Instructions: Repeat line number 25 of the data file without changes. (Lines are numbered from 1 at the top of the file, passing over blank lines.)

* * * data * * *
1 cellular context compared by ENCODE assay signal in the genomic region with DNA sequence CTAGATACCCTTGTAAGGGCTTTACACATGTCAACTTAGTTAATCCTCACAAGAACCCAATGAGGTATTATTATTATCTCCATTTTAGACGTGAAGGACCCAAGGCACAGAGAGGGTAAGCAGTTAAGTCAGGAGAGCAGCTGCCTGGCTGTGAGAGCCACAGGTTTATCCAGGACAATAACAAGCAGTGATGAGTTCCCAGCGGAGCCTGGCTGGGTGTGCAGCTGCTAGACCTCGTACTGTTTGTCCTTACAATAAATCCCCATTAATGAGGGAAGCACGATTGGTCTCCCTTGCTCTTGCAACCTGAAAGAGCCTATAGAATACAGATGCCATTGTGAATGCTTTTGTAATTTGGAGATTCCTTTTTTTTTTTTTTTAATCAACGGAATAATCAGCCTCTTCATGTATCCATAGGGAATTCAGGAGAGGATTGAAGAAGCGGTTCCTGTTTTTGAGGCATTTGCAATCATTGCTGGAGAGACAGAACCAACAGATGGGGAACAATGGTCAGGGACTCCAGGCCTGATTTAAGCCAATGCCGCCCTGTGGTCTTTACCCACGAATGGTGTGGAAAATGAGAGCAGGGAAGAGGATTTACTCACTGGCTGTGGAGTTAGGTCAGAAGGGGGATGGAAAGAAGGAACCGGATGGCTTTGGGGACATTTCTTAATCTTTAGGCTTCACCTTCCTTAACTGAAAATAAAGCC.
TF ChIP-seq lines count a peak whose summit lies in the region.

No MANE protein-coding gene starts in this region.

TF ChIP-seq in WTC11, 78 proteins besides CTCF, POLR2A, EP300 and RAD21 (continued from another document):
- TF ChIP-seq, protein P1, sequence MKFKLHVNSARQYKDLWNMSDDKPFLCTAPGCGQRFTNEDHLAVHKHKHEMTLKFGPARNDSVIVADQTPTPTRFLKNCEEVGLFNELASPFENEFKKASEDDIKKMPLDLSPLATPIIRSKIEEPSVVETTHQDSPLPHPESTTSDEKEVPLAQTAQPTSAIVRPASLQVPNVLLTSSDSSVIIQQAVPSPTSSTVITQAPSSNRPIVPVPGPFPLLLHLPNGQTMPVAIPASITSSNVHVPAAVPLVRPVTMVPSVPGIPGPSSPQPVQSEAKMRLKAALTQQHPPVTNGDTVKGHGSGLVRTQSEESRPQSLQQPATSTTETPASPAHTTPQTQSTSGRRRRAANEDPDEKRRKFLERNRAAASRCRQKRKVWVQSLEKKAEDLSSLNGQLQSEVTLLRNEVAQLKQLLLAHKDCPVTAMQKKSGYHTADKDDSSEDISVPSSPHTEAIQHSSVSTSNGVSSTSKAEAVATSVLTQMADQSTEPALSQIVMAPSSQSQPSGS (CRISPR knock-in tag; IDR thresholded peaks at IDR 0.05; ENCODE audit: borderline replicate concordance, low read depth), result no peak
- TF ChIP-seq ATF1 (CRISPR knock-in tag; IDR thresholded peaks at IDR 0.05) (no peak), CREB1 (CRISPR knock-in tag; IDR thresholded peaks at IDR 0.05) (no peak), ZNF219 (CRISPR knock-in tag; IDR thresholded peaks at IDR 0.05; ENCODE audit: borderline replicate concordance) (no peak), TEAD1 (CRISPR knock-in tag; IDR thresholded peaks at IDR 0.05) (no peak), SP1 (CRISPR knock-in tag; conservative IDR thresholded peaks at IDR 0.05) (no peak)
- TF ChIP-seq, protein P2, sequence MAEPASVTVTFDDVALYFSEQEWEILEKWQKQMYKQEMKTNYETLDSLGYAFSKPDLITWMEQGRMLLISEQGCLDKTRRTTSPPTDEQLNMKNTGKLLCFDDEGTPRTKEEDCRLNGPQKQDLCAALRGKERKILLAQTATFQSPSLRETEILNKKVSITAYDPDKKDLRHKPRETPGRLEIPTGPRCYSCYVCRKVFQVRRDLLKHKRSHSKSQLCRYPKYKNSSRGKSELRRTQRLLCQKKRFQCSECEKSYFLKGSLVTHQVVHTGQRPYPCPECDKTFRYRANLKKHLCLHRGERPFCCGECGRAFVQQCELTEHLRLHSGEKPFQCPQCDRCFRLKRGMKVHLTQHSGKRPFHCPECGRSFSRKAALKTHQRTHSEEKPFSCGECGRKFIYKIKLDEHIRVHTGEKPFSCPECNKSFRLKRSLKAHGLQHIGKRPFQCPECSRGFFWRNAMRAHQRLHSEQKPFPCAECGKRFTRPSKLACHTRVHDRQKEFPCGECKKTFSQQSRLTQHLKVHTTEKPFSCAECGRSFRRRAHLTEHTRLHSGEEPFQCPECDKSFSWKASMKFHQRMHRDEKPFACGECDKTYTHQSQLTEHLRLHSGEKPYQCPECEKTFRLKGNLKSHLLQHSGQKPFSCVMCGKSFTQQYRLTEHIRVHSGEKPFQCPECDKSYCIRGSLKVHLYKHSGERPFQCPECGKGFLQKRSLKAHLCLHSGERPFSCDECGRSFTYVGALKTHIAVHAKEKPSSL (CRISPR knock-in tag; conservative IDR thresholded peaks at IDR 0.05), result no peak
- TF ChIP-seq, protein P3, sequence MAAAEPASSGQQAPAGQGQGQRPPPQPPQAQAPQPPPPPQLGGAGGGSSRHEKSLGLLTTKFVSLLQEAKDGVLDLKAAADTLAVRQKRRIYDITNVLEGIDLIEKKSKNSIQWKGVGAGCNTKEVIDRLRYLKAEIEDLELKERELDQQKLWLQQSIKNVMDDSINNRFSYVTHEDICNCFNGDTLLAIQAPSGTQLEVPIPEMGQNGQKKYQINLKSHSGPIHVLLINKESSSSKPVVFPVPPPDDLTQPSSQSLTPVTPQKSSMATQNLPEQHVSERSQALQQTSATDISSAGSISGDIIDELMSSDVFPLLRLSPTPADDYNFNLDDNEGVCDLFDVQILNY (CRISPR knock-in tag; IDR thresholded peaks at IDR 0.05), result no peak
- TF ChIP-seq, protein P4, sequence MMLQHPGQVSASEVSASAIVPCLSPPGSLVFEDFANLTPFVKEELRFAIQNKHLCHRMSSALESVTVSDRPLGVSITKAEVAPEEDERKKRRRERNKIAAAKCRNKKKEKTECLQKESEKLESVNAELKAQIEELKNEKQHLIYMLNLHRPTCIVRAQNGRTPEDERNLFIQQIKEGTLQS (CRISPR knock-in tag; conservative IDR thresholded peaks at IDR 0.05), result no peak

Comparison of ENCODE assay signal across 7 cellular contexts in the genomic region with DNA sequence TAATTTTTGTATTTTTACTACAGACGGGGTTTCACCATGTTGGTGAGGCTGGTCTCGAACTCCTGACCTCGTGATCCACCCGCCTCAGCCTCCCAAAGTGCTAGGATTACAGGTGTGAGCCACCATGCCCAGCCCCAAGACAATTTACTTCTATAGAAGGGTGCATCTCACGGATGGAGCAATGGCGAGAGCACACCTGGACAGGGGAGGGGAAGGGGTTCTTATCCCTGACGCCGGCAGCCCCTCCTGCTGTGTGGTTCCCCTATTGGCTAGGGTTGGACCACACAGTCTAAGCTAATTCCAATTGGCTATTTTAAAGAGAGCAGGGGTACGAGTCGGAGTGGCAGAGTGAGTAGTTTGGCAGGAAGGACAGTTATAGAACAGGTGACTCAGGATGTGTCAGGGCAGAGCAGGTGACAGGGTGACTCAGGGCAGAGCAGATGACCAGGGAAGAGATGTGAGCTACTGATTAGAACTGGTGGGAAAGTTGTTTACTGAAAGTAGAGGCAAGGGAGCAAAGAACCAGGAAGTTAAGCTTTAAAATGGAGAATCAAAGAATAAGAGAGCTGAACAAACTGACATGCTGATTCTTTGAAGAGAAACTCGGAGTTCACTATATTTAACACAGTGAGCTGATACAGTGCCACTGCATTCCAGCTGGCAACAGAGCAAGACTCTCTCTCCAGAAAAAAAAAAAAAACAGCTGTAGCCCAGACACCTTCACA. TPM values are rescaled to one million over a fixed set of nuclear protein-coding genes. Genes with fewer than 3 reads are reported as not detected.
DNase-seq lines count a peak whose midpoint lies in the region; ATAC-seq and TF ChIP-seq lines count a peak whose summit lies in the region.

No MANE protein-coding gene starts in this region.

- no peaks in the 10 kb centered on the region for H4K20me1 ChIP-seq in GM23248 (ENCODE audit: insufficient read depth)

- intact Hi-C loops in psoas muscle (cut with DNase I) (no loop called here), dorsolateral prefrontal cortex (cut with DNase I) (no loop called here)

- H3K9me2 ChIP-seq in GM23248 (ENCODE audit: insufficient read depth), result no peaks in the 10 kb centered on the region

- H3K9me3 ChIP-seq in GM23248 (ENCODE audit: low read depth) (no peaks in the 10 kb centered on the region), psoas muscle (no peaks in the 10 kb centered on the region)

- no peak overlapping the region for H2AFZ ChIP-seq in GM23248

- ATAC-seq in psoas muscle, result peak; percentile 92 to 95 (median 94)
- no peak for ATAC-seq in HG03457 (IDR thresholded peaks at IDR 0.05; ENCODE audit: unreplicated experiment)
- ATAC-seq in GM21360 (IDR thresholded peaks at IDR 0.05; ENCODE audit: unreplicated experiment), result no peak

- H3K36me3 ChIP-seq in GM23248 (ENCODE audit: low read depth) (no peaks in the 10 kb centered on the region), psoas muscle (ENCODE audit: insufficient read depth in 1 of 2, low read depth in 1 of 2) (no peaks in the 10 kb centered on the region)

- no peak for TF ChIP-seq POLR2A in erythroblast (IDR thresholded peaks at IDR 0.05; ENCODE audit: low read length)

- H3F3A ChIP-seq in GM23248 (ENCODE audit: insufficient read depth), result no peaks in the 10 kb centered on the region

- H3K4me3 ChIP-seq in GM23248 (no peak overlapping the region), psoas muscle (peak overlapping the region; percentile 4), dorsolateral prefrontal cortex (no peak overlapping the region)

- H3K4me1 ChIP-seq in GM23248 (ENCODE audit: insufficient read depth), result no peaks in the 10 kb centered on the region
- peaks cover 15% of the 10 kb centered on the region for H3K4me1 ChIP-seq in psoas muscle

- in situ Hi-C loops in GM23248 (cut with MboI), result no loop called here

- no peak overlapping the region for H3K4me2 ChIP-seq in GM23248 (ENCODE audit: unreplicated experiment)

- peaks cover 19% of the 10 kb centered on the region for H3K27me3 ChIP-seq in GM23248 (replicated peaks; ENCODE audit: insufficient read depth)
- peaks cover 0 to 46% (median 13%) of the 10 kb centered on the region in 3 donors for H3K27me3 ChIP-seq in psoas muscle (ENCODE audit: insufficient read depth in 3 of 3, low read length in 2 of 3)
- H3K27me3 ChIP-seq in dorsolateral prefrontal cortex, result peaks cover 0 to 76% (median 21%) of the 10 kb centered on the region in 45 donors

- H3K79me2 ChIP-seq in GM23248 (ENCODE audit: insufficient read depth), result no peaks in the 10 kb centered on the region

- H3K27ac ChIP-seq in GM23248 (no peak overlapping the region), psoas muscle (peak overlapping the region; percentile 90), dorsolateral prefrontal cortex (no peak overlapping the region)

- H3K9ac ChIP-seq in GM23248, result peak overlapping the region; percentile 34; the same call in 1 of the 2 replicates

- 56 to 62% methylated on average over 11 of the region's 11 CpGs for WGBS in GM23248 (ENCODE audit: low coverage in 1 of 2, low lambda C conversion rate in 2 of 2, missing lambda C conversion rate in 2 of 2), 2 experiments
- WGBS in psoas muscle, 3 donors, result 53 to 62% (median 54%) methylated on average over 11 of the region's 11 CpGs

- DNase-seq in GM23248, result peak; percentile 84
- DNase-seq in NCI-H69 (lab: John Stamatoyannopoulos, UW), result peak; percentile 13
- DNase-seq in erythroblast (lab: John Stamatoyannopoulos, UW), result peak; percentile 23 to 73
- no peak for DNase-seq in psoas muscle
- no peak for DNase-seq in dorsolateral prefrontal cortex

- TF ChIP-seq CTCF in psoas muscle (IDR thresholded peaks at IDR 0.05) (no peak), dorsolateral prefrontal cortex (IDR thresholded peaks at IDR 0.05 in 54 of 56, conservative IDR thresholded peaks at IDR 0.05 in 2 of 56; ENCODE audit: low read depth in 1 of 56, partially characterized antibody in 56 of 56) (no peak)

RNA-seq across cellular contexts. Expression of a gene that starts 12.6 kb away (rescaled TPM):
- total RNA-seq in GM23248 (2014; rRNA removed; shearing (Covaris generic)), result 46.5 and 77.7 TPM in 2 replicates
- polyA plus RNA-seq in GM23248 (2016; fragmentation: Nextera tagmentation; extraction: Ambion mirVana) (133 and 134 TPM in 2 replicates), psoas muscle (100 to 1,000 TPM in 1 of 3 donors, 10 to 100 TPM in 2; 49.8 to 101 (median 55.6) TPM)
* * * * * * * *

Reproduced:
- H3K4me1 ChIP-seq in GM23248 (ENCODE audit: insufficient read depth), result no peaks in the 10 kb centered on the region